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The company makes most of its money from retail partners, but saw a big jump in foodservice revenue
If we think back to 10 years ago, it's hard to imagine people being open to trying plant-based meat. While veggie burgers existed for a long time, nobody much liked them. Cut to 2021 and now 65% of Americans had reported eating products that are made from plants but taste like meat in the previous year, with 20% consuming them at least weekly and another 22% consuming them daily. That's a big change in a small amount of time.
One of the best known companies in this space is Beyond Meat, a company that builds meat directly from plants that is meant to mimic the taste, texture, and other sensory attributes, of animal-based meat products.
The company, which started out with the Beyond Burger, now sells plant-based beef, pork and poultry. Its products include sausage, meatballs, beef crumbles, chicken tenders, jerky, steak, chicken nuggets, and popcorn chicken.
"We create our plant-based products using scientific processes that determine the architecture of the animal-based meat we are seeking to replicate and then we assemble it using plant-derived amino acids, lipids, trace minerals and water. We are focused on continually improving our products so that they are, to the human sensory system, indistinguishable from their animal-based counterparts," the company wrote in an SEC filing.
The company makes its money through sales of its products, which is broken down into two distribution channels: retail and foodservice.
The retail segment is when retailers such as Ahold, Kroger, Safeway, Shop Rite, Stater Brothers, Target, Wegmans and Whole Foods Market purchase Beyond Meat products through food distributors, and then sell them to customer. Foodservice is made up of sales of the Beyond Burger and other products that are served in approximately 12,000 restaurant and foodservice outlets in the United States and Canada, including A&W, Bareburger, BurgerFi, TGI Fridays and Veggie Grill.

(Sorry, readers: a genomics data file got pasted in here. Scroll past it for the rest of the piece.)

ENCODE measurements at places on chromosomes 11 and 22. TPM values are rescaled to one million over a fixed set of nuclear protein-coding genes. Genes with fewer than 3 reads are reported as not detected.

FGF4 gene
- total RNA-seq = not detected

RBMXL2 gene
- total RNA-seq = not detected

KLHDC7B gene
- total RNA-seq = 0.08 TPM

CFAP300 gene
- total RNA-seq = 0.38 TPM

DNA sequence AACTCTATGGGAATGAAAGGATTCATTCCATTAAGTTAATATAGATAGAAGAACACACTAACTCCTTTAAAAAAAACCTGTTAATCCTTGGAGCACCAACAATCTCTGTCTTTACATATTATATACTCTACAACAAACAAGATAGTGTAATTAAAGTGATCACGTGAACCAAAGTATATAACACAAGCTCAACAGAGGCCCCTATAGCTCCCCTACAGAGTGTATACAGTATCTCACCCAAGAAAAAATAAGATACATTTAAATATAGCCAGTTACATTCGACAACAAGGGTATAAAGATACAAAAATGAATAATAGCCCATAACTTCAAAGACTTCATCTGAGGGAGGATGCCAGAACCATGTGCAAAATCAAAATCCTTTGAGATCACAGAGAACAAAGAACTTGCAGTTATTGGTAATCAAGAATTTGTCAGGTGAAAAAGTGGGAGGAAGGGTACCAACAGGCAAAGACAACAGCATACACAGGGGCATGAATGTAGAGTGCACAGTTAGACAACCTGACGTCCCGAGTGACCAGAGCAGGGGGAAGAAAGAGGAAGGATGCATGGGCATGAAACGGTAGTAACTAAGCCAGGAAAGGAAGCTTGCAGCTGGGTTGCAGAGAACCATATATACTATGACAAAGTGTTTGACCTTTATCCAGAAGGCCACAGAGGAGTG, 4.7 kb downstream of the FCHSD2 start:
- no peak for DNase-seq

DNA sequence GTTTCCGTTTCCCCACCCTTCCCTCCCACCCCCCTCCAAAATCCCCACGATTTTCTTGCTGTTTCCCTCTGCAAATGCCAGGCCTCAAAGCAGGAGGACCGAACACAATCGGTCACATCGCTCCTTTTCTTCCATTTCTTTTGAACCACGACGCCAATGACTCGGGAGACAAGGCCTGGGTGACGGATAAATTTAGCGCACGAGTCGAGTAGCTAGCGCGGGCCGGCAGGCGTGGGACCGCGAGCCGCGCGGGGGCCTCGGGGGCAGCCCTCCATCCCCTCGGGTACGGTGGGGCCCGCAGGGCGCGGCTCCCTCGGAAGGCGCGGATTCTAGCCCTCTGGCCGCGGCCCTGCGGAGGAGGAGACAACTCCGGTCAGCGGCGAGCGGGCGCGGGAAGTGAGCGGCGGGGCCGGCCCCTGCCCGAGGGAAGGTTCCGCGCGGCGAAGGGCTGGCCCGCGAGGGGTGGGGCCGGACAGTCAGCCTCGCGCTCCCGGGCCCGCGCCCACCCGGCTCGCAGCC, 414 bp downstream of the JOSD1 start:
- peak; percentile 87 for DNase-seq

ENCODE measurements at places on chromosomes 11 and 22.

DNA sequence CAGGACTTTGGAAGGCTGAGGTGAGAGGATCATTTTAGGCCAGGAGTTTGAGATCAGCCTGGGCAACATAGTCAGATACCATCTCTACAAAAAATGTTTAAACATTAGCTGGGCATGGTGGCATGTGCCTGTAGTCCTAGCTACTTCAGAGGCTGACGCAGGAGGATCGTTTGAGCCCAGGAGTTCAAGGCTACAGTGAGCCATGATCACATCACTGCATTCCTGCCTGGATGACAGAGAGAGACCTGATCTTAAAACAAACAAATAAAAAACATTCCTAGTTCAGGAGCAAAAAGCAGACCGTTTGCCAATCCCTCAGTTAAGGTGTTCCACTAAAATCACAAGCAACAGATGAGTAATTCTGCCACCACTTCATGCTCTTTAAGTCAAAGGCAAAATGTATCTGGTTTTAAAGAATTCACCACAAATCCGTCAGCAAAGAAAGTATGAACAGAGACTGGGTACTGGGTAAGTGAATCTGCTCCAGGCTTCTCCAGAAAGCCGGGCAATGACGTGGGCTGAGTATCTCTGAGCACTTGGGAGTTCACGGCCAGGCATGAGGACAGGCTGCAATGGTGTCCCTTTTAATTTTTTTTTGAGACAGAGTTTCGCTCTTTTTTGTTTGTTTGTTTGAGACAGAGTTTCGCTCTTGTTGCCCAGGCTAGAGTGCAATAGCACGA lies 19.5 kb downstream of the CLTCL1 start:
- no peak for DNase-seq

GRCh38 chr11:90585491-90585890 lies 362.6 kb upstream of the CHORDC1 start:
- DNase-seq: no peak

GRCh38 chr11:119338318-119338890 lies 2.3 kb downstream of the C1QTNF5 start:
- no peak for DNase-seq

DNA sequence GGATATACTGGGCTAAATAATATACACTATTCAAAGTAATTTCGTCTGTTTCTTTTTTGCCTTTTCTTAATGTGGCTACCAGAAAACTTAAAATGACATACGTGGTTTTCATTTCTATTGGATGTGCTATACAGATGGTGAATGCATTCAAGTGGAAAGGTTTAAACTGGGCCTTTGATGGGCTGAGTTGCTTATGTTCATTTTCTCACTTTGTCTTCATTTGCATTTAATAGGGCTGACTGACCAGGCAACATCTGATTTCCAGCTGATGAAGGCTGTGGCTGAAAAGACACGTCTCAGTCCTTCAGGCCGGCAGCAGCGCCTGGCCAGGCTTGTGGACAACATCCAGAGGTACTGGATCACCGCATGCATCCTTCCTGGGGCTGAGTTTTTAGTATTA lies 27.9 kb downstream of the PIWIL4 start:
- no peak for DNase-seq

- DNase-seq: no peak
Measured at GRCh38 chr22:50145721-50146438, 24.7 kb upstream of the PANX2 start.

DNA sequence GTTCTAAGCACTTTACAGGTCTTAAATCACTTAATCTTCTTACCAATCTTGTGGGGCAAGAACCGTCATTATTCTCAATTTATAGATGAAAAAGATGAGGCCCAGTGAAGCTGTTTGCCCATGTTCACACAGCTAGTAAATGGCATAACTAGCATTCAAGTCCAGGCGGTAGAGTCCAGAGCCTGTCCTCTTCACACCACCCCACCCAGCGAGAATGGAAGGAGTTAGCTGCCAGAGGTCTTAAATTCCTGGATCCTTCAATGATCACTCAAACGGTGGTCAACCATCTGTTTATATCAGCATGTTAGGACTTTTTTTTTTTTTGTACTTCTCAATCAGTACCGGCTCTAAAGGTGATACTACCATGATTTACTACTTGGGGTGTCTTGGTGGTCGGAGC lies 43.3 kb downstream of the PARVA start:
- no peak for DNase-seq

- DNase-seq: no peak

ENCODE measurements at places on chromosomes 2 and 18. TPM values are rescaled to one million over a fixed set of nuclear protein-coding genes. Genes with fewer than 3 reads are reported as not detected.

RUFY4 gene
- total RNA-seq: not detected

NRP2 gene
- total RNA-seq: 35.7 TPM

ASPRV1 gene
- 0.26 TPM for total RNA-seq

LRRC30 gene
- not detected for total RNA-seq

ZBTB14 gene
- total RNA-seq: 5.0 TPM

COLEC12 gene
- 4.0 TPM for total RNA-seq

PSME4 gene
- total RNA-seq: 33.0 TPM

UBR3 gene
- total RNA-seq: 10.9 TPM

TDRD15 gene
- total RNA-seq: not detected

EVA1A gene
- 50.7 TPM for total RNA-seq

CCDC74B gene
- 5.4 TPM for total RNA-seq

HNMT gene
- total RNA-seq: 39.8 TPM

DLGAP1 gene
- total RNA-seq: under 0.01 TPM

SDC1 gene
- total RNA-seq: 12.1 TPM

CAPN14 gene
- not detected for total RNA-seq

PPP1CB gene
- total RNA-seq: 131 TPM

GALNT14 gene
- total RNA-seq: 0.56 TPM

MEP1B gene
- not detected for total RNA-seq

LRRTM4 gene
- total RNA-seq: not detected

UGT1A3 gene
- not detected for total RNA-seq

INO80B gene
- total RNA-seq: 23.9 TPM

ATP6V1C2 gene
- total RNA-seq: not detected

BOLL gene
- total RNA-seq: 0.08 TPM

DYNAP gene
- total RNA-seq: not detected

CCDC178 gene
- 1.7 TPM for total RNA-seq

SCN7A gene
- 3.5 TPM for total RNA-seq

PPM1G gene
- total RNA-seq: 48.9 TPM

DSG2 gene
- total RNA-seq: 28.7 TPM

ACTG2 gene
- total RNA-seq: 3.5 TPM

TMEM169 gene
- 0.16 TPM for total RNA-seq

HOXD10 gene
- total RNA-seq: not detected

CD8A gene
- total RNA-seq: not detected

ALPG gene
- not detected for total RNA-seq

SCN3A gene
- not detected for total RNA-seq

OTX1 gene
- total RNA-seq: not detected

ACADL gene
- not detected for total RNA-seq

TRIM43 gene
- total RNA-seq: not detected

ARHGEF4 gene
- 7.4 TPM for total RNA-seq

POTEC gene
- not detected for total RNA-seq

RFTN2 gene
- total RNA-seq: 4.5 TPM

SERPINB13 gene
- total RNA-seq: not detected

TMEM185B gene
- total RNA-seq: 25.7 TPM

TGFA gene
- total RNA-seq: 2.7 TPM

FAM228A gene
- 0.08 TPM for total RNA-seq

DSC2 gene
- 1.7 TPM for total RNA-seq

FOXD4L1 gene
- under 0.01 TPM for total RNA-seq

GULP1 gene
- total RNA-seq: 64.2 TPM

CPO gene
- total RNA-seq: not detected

In 2021, the company brought in $324.8 million from its retail segment, or 70% of its total $464.7 million for the year, while it made $139.9 million from its foodservice business, or 30% of total revenue.
Retail revenue grew 8% from 2020, while foodservice revenue grew 32% year-to-year, growing net revenue by 14%.
However, revenue in the US market dropped 1.6% year-to-year due to a 7.9% drop in retail sales; meanwhile, international sales grew 77% from 2020 to 2021 thanks mostly to a big jump in international retail sales, which went from $36.4 million, a 123.4% increase.
Beyond Meat President and CEO Ethan Brown blamed the drop in US sales on the pandemic.
"In 2021 we saw strong growth in our international channel net revenues, as well as sporadic yet promising signs of a resumption of growth in U.S. foodservice channel net revenues as COVID-19 variants peaked and declined. These gains, however, were dampened by what we believe to be a temporary disruption in U.S. retail growth, for our brand and the broader category," he said in a statement when the company reported its Q4 numbers.
in October, the company announced plans to cut 19% of its workforce, or about 200 employees, while also losing its Chief Operating Officer, Chief Growth Officer, and Chief Financial Officer.
Beyond Meat went public in 2019 with a $25 IPO price, raising $240 million. The company stock is now trading at $14.59 a share.
(Image source: beyondmeat.com)
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